As previously mentioned, most jobs in Norway require knowledge of Norwegian, despite some exceptions within some technical areas and in the tourism industry. Most municipalities in Norway will offer free Norwegian language classes for anyone who has received a job offer.
Cover letters in Norway
Generally speaking, a cover letter should generate enough interest to make any potential employer want to look at your application in more detail and then ask to interview you. However, make sure you do not provide too much information about your previous work experience and qualifications, as this should be provided in your CV.
In Norway, cover letters tend to be short, factual and direct. Describe personal characteristics and irrespective of whether you know the name of the recipient, always address your cover letter anonymously (e.g. Dear sir/madam). If you do know the name of the recipient, mention his or her name in the address of the company, or at least the name of the department to which you are applying.
Within the cover letter, you should always state your reasons for applying for the job. Mention your address, name and telephone number.
If you are supplying any references, make sure to mention them in both the cover letter and in your CV. Also, some employers may prefer to read your CV in either English or Norwegian. Therefore, it is advised that you send copies in both languages.
The Curriculum Vitae
CV's in Norway will not differ much from CV's that you are used to in your home country. A CV is usually written in reversed chronological order, with your most recent activities and experiences first.
The CV should start with your personal details: name, address, date of birth (note that the day, month and year are written densely together without blank spaces or dots in between), your telephone number (with international access code) and your civil status. You may also wish to include your hobbies and interests in this section. If not, you can mention this right at the end of your CV.
Continue with your education, including your exam results, your practical experience, your language skills and any references (if you have not included them in your cover letter).
Under the “work experience” section, mention the companies you have worked for in the past. If you are mentioning any previous employer as a reference, you should make sure that they are aware you have done so. Also, it is recommended that you reference people who have agreed to say something positive about you - there is nothing worse than a prospective employer checking a given reference, only to find out that they cannot remember you, or that they are not going to say anything particularly positive.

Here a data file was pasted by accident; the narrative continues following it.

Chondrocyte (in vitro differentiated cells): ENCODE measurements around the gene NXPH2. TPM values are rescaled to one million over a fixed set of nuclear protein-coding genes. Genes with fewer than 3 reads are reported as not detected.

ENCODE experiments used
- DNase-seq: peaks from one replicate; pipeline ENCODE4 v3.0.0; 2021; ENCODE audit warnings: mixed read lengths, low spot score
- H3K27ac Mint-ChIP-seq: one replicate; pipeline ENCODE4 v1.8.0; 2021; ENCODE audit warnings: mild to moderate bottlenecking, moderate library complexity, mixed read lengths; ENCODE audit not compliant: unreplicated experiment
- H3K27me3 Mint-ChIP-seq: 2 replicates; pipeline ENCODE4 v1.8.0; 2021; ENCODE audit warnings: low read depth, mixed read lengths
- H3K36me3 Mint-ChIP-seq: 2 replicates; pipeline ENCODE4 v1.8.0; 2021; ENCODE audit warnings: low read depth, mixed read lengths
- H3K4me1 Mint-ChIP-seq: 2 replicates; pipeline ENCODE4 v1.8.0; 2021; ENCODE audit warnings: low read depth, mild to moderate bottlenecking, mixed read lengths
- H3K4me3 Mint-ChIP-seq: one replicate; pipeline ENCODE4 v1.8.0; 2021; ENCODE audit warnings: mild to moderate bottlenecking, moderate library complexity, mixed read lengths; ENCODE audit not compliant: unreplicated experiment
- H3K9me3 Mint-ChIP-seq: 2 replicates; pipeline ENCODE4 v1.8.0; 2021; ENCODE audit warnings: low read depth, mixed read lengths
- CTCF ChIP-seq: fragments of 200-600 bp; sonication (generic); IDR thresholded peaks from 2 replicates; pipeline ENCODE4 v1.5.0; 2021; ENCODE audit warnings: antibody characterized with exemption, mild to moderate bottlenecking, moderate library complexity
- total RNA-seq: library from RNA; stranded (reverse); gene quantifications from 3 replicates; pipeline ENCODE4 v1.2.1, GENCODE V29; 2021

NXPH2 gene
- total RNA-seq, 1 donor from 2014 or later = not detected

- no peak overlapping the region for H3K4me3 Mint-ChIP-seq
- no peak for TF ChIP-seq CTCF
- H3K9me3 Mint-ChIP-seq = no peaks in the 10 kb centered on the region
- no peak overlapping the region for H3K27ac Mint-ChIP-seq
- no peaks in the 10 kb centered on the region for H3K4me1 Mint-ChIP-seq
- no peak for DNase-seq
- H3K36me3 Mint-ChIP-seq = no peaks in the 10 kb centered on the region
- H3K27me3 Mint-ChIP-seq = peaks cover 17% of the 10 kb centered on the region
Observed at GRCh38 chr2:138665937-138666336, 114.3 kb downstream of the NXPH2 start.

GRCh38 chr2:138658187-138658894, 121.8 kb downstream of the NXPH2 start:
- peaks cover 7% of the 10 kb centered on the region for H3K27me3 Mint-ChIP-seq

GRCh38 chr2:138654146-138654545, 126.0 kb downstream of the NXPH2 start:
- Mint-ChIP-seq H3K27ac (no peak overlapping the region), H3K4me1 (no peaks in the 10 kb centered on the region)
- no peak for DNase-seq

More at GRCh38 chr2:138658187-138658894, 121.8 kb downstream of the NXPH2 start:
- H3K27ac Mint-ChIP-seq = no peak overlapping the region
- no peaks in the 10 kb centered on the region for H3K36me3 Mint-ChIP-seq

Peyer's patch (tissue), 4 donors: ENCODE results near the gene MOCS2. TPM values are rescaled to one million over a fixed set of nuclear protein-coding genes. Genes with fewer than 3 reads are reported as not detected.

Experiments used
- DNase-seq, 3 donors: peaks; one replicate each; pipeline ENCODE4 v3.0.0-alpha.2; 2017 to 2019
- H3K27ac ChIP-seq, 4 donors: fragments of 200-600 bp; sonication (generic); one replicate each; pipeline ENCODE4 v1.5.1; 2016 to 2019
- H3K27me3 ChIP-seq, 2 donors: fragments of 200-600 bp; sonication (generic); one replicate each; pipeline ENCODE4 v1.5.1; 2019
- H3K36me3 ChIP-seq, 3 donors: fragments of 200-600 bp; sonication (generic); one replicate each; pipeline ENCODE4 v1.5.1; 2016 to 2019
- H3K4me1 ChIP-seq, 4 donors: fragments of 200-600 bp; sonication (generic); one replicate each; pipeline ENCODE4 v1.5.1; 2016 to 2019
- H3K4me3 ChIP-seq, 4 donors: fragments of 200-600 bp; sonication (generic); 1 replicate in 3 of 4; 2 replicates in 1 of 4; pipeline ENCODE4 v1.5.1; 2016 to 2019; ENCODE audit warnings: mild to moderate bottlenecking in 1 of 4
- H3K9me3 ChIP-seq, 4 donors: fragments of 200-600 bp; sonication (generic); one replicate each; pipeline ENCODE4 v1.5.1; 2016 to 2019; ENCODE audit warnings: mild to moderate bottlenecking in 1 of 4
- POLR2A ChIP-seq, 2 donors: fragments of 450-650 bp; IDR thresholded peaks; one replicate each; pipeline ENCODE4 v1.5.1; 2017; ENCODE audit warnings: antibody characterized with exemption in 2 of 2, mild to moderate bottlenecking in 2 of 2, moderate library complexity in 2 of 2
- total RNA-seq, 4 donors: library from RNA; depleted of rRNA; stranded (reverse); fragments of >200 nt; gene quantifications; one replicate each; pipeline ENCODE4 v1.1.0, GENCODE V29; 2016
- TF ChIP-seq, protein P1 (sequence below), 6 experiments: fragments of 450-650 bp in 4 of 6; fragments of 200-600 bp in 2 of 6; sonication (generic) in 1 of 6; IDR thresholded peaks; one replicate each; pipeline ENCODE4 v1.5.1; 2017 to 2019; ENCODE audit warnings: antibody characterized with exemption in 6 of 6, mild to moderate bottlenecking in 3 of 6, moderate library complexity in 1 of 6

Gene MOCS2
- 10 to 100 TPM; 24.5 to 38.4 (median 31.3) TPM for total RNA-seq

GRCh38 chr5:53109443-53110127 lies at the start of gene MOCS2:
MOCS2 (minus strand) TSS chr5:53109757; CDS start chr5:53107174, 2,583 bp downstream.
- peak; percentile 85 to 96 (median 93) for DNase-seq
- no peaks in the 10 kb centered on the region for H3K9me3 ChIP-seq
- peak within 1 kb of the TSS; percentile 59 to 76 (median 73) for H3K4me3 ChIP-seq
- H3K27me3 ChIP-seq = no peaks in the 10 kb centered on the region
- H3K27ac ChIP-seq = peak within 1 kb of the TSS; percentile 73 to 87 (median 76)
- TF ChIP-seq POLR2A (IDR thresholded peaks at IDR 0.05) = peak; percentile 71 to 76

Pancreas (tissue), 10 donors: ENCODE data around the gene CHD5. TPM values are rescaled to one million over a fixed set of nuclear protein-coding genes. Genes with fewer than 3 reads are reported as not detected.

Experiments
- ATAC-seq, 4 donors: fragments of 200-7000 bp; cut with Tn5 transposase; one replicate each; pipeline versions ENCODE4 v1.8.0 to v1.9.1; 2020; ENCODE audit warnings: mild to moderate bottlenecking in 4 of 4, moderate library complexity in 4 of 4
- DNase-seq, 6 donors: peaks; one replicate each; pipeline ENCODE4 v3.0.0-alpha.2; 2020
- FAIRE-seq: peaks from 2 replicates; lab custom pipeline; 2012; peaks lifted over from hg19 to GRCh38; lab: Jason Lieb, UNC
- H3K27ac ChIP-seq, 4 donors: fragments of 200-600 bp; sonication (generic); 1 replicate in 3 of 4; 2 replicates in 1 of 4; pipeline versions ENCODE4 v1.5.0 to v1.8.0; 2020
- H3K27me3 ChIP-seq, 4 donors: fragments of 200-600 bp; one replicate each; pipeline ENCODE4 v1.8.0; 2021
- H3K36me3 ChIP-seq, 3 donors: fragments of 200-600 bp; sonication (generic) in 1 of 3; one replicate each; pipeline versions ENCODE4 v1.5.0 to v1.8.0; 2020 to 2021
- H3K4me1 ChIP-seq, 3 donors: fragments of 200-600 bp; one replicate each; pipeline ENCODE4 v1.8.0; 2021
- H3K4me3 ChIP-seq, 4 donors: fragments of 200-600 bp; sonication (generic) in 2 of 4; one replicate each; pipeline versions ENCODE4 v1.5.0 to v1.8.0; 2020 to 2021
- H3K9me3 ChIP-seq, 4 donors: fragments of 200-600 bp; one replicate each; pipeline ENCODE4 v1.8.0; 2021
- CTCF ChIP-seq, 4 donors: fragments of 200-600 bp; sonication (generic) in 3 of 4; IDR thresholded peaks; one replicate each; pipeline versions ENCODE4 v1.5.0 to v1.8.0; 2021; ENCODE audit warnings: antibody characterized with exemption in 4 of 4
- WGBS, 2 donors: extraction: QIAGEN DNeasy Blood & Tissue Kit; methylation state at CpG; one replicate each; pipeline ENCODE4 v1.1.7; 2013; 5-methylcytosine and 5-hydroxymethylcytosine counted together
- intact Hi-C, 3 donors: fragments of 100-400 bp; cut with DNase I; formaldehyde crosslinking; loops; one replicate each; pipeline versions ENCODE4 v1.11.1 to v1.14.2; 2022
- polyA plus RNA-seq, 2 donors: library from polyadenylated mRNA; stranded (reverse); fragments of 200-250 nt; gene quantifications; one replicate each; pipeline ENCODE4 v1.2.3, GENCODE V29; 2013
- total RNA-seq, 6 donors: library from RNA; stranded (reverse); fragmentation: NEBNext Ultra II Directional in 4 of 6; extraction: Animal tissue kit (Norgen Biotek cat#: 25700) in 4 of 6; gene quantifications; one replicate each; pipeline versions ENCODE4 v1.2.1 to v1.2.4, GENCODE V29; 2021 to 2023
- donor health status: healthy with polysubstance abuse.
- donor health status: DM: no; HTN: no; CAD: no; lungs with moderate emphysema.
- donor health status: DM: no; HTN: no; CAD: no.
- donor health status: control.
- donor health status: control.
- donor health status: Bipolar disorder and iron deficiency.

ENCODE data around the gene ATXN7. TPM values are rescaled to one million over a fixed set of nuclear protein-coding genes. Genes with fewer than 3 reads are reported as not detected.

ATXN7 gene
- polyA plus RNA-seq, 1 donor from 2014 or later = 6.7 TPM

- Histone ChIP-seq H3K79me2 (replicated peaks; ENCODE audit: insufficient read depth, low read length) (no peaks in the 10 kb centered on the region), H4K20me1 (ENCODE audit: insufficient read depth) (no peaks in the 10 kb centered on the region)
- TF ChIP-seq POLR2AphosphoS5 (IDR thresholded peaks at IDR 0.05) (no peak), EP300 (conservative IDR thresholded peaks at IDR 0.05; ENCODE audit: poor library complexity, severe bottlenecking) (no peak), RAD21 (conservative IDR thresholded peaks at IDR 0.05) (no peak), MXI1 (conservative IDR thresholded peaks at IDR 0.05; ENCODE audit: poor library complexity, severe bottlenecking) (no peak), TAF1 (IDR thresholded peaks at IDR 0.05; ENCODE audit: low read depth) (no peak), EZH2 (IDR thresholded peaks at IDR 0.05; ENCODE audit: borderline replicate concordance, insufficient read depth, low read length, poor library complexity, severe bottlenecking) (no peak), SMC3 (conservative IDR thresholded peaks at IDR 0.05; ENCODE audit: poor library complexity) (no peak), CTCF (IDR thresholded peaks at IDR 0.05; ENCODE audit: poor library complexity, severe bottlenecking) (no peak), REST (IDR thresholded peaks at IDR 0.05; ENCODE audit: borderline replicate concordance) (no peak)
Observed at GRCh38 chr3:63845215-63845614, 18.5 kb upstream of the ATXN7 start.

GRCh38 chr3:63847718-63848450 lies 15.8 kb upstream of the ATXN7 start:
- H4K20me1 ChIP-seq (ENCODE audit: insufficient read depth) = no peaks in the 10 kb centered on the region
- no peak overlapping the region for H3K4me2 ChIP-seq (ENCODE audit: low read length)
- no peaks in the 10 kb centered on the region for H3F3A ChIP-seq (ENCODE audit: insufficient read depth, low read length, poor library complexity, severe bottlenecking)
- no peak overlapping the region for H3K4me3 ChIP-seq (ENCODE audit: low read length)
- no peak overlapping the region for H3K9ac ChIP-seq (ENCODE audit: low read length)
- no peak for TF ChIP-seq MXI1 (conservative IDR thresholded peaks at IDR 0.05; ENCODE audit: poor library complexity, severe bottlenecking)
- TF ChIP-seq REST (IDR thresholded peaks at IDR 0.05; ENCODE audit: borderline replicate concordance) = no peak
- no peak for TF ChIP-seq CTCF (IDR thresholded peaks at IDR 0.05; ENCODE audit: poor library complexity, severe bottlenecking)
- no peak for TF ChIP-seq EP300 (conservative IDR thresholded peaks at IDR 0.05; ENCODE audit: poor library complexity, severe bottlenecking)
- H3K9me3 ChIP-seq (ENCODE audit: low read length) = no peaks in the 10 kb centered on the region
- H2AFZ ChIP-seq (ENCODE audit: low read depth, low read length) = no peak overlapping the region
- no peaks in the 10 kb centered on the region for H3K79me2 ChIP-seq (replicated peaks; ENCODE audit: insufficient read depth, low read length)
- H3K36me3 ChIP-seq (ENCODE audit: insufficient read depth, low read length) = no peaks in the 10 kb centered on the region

In recent years, it has become increasingly popular to apply for jobs via the internet. As this may be more convenient for a vast majority of people, you should be aware that an online application and electronic CV, differ in appearances to a standard, written one.
Job interviews in Norway
Although business attire in Norway tends to be casual, you should dress conservatively for a job interview. As with most Western countries, suits and ties are appropriate for men and women should wear tailored suits.
An interview will generally begin with introductions, handshakes and perhaps a bit of small talk. Remember to address people by their formal titles (Dr., Mr., Mrs. or Miss.) and their last names.
During the interview, be respectful, do not brag and avoid familiarity. Norwegians are generally well-educated and will expect you to be knowledgeable, competent and well-spoken.
Be prepared to answer many questions about yourself and about your strong and weak points. You will also probably be asked to describe your mid and long-term goals (e.g. What do you want to have achieved in five years time?). Questions on religion, political or cultural aspects of your life are not allowed.
Make sure you arrive on time, which is preferably at least ten minutes before the interview begins. It is advised that you bring copies of your testimonials and diplomas with you.
If you are applying for a job within the public sector, there must be a trade union representative present to ensure that the interview progresses according to particular rules.